Pensions Regulator freezes transfers out of final salary pension schemes

Amid the Covid-19 panic, the Pensions Regulator has given 5,500 defined benefit pension schemes the right to suspend all transfers for up to three months.

Ever since the pension freedom reforms of 2015, financial watchdogs have tried to persuade members of final-salary pension schemes not to transfer their savings to alternative plans. While transferring could unlock more flexible pension arrangements, these are hardly likely to be worth giving up guaranteed retirement income for.

Until now, the choice has been for savers to make. But amid the Covid-19 panic, the Pensions Regulator has introduced emergency measures. Some 5,500 defined benefit pension schemes covering more than six million members now have the right to suspend all transfers and requests for transfer quotes for up to three months. Transfer requests put in before the regulator’s announcement can also be put on hold.

The regulator says its chief concern is that volatility in financial markets is making it difficult for pension schemes to calculate transfer values – how much they should pay out to members moving on. Some schemes might pay too much, leaving them short of assets for remaining members.

The measure is also designed to protect savers themselves. One fear is that savers will be targeted by scammers and rogue advisers who see Covid-19 as a chance to persuade people to make decisions they will later regret.

That makes sense, but will frustrate some savers. Growing numbers are worried their employer will not survive the crisis and want to move their benefits before the industry lifeboat is called in. Others are facing financial pressure because of Covid-19 and may be able to cash in their pension earlier if they are over 55 and move the money elsewhere. Still, even if you’re in one of these groups, tread very carefully – a transfer may still be far from ideal.

Dashboard hopes dashed

Two important initiatives designed to make pension savers’ lives easier have fallen victim to the Covid-19 crisis. The pension dashboard, an online tool allowing savers to track all their different pension schemes through one simple portal, now looks set to be delayed once again. The dashboard was held up by Brexit and the general election, but had been due to go live this year. Now, however, the industry group overseeing the project has effectively put it on hold.

Meanwhile, the Financial Conduct Authority, the City regulator, is postponing its pension investment pathways initiative from August until next February. The idea, reflecting concern that some pension savers are making inappropriate investment choices, is to provide default investment options based on how people plan to use their pension schemes.

Recommended

The MoneyWeek Podcast with Russell Napier at the Library of Mistakes
Investment strategy

The MoneyWeek Podcast with Russell Napier at the Library of Mistakes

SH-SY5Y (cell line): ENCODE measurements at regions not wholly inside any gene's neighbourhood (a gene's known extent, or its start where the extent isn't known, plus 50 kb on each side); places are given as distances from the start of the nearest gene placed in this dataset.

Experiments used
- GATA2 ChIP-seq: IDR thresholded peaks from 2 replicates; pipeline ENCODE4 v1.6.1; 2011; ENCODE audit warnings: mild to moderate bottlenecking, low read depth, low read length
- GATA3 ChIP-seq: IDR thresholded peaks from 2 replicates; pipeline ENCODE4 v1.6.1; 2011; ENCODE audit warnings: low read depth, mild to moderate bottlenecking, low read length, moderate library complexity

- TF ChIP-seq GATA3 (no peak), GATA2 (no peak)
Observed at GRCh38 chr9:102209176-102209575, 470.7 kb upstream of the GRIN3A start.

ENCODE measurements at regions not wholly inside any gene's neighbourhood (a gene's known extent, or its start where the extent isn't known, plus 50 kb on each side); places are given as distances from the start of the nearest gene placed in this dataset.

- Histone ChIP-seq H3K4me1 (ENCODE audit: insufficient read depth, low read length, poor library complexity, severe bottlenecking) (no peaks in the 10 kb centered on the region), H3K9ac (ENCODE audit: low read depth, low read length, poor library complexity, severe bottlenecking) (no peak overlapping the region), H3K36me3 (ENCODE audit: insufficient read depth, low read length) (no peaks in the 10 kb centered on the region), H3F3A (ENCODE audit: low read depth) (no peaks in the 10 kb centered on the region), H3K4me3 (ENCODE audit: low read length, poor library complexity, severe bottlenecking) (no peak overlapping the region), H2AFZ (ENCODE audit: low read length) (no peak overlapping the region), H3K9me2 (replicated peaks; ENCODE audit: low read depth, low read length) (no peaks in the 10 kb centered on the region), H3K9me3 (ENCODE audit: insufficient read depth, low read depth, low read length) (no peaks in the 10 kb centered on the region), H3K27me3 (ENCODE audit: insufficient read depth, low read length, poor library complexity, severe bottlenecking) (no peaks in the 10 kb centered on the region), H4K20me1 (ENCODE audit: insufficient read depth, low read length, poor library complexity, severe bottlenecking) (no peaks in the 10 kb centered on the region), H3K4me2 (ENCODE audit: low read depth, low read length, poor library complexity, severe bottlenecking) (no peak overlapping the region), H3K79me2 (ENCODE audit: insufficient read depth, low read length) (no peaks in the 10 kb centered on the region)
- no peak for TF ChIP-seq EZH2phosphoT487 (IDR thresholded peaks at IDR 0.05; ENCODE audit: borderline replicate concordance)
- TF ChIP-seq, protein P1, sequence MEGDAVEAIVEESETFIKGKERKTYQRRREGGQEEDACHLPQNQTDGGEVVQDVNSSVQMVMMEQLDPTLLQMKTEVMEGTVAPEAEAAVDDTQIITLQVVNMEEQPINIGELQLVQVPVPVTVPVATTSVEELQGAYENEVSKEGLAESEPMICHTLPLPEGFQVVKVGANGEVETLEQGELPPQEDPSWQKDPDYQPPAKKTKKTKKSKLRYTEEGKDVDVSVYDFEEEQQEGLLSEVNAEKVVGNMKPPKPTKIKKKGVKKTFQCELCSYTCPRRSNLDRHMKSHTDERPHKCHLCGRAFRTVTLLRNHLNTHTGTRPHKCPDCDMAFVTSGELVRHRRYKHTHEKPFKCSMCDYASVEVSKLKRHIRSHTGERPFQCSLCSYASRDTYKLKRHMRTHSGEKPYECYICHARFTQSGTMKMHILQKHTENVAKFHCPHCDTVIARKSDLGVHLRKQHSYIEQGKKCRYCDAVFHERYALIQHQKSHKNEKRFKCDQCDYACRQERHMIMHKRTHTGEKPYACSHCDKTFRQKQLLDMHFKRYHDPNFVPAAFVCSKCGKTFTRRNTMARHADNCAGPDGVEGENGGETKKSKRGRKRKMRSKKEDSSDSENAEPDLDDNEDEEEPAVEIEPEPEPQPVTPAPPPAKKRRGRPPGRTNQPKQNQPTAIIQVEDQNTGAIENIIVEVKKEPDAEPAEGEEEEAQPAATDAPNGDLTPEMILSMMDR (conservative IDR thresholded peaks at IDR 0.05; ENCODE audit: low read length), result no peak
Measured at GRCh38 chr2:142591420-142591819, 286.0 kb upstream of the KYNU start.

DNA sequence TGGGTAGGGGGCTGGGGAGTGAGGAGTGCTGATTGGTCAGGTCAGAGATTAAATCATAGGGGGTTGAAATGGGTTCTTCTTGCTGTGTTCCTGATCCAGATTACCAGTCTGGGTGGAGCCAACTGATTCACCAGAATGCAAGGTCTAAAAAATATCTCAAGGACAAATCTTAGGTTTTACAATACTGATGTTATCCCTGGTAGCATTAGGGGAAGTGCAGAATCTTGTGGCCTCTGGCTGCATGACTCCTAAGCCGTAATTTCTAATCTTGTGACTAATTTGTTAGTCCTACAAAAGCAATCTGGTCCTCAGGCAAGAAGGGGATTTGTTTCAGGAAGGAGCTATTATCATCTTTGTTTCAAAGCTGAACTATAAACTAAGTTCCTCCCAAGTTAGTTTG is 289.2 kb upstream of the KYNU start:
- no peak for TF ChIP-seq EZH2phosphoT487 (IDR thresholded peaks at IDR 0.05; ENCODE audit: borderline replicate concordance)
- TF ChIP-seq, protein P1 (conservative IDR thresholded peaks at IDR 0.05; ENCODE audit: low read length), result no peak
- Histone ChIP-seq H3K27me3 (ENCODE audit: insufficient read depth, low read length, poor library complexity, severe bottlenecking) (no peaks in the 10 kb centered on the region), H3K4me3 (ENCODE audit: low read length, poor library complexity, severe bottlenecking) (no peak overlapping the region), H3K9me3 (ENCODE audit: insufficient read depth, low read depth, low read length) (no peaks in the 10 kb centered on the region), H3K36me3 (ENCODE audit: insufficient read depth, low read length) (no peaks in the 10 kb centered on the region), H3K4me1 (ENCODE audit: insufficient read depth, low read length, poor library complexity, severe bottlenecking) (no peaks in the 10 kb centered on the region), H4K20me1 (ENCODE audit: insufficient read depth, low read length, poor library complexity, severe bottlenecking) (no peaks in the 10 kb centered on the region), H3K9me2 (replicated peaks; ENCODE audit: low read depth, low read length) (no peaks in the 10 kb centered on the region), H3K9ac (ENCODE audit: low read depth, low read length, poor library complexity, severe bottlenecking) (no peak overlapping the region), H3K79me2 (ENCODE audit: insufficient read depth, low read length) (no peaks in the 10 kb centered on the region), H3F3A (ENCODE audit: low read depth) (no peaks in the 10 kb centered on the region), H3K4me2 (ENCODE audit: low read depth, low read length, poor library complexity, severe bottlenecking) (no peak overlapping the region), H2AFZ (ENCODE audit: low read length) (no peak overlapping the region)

Merryn talks to Russell Napier about Edinburgh’s Library of Mistakes, the age of debt and financial repression, plus why he has never invested in Chin…
27 May 2022
Ocado faces a “crunch” year – should you buy or avoid?
Share tips

Ocado faces a “crunch” year – should you buy or avoid?

Ocado was one of the big winners from the pandemic as customers moved online. But now it’s struggling, and losses are growing. So, asks Rupert Hargrea…
27 May 2022
What to buy as the tech-stock bull market crashes
Tech stocks

What to buy as the tech-stock bull market crashes

The decade-long bull market in tech stocks has come to a rapid halt. Investors need to distinguish solid stocks from speculative ones rather than just…
27 May 2022
Will the rise of ESG investing cause stagflation?
ESG investing

Will the rise of ESG investing cause stagflation?

ESG investing is booming. But it may be contributing to today’s stagflation – slower growth and higher inflation – says Tom Traill.
27 May 2022

Most Popular

The world’s hottest housing markets are faltering – is the UK next?
House prices

The world’s hottest housing markets are faltering – is the UK next?

As interest rates rise, house prices in the world’s most overpriced markets are starting to fall. The UK’s turn will come, says John Stepek. But will …
23 May 2022
The Federal Reserve wants markets to fall – here’s what that means for investors
Stockmarkets

The Federal Reserve wants markets to fall – here’s what that means for investors

The Federal Reserve’s primary mandate is to keep inflation down, and lower asset prices help with that. So, asks Dominic Frisby – just how low will st…
25 May 2022
Should you be worried about energy windfall tax proposals?
Energy

Should you be worried about energy windfall tax proposals?

Calls have been growing for a windfall tax on UK oil and gas producers. It's a popular idea, but is it a good one? And what does it mean for investors…
24 May 2022